Chancellor Andrew Leavitt today announced a name change for the theatre space on the Oshkosh campus of the University of Wisconsin Oshkosh to better reflect UWO’s commitment to inclusion and equity.
The former Fredric March Theatre, located at 1010 Algoma Blvd., has been renamed the Theatre Arts Center. UW Oshkosh’s award-winning theatre department typically stages four main productions in the 500-seat proscenium theatre each academic year.
In the early 1970s, UWO—then Wisconsin State University-Oshkosh—named the newly constructed theatre after actor Fredric March, a graduate of UW-Madison who earned international acclaim as an Academy Award-winning film actor.
Two years ago, the UW-Madison community advocated for the removal of March’s name from a small theatre and another space within the Memorial Union. This call for action came after it was revealed that March belonged to an inter-fraternity society known as the Ku Klux Klan while a student at UW-Madison in the 1920s.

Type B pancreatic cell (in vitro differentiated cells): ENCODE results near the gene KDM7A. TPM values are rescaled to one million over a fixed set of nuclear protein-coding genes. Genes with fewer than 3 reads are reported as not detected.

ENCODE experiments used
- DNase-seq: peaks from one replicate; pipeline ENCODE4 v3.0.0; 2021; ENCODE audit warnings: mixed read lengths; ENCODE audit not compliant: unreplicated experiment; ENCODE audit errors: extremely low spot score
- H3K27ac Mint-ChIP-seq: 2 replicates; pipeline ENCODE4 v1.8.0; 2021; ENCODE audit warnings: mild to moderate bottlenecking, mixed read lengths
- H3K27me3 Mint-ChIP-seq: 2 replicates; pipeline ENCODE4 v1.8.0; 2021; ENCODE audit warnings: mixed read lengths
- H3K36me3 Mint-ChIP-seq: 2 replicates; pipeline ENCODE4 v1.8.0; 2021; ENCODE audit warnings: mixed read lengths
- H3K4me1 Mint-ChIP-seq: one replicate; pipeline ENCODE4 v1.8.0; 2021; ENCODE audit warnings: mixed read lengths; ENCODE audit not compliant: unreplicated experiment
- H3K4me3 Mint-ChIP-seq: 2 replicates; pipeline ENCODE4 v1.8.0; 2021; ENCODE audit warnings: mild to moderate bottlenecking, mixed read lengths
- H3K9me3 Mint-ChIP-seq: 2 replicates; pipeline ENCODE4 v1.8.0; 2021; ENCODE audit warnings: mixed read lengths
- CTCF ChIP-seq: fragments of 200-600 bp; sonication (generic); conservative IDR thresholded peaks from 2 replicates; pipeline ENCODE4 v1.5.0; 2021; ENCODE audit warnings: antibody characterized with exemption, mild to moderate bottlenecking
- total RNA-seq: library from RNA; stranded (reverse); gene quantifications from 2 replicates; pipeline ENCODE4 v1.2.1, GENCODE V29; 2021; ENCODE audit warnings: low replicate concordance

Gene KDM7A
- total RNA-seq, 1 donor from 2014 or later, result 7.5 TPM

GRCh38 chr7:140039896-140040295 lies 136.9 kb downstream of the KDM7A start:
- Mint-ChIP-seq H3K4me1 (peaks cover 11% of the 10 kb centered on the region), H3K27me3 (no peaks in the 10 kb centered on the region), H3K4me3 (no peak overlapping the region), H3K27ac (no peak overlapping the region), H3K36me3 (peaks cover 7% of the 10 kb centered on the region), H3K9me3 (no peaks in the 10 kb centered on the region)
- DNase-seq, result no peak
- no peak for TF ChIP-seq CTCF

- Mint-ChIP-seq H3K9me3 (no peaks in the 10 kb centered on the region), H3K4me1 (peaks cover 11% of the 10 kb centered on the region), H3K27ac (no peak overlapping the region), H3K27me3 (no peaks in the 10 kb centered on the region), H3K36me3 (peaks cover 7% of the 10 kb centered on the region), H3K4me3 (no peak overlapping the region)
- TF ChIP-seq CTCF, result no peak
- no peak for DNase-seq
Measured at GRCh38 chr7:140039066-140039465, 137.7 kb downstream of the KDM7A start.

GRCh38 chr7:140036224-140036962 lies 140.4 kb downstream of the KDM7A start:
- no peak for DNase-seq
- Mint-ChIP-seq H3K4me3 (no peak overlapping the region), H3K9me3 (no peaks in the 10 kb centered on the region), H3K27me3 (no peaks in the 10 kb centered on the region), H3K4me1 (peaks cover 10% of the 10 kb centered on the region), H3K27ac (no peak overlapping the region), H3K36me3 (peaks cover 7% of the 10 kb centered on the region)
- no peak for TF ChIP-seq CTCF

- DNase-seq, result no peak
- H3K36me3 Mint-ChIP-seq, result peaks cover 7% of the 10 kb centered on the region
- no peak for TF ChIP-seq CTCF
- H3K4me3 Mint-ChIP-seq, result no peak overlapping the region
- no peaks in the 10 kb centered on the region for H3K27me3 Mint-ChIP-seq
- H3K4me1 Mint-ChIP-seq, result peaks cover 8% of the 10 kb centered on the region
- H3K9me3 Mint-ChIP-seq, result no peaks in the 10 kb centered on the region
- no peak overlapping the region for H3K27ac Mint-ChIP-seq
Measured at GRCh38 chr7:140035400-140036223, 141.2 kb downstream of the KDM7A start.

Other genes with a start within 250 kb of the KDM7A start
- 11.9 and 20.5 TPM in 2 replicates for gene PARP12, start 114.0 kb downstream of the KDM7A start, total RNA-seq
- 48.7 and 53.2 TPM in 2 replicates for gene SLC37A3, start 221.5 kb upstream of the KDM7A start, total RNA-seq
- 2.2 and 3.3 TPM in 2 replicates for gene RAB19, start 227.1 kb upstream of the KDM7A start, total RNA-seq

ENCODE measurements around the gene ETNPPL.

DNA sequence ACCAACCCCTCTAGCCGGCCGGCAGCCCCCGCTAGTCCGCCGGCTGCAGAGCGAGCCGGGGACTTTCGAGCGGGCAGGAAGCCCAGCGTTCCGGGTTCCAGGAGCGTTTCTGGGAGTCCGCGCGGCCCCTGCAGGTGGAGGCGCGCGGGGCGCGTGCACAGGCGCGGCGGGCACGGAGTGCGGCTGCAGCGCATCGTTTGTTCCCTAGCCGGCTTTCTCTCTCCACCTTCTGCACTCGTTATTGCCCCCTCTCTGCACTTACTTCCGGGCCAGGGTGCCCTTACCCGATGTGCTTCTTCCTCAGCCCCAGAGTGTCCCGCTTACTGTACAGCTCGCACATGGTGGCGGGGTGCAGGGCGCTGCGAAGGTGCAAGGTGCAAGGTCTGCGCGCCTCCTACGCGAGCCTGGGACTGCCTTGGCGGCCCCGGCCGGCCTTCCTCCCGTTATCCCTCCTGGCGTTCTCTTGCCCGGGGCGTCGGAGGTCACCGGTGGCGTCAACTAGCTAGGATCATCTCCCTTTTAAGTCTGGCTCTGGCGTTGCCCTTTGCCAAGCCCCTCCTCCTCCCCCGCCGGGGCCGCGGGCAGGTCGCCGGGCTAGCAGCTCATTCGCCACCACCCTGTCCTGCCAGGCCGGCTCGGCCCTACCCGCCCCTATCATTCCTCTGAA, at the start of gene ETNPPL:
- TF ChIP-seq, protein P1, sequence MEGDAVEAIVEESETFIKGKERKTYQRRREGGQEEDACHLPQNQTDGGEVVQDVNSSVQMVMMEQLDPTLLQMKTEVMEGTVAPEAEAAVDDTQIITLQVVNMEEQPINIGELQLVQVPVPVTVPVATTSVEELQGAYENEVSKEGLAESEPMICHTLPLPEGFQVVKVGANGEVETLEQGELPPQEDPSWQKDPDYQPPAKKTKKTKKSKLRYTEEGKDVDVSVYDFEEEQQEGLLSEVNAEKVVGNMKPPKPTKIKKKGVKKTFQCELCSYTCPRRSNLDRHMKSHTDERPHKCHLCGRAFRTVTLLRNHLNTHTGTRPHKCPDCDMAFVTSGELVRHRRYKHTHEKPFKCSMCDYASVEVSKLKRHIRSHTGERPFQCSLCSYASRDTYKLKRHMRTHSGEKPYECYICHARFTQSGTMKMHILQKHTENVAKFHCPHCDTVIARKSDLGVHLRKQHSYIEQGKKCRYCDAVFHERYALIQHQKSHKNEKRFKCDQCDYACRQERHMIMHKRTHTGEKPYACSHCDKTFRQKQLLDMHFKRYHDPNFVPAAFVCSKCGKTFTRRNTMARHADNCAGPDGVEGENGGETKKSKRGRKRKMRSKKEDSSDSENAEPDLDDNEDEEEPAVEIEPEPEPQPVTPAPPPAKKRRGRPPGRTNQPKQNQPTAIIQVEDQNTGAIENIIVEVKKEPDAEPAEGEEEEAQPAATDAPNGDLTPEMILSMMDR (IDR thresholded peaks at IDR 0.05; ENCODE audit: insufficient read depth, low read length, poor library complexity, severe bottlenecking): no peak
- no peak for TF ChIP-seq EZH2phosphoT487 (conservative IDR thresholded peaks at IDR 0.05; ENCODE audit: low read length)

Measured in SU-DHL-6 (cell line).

“As UW-Madison investigated the matter, I also received a demand from UWO students and advocates to remove March’s name from the Oshkosh campus theatre,” Leavitt said.
In 2019, Leavitt asked Sylvia Carey Butler, former associate vice chancellor for Academic Support of Inclusive Excellence, to lead an effort to review UW-Madison’s findings and engage the UWO campus communities in conversation.
“We gathered additional background, hosted forums, listened to and surveyed students, collected feedback and considered next steps,” Leavitt said.
While there is no evidence that the UW-Madison group March belonged to was linked to the national movement of the Ku Klux Klan in its time, Leavitt said March’s earlier college inter-fraternal affiliation remains troubling.
“After the UW-Madison revelation, I heard shock and pain from UWO community members and stakeholders urging the administration to remove March’s name from the Oshkosh campus theatre,” Leavitt said. “I have since heard from additional students of color, colleagues, alumni and other advocates supporting that change. Letting the Oshkosh campus theatre’s name stand would also permanently overshadow and discount the educational and artistic virtuosity we work so hard to nurture within and beyond its walls.”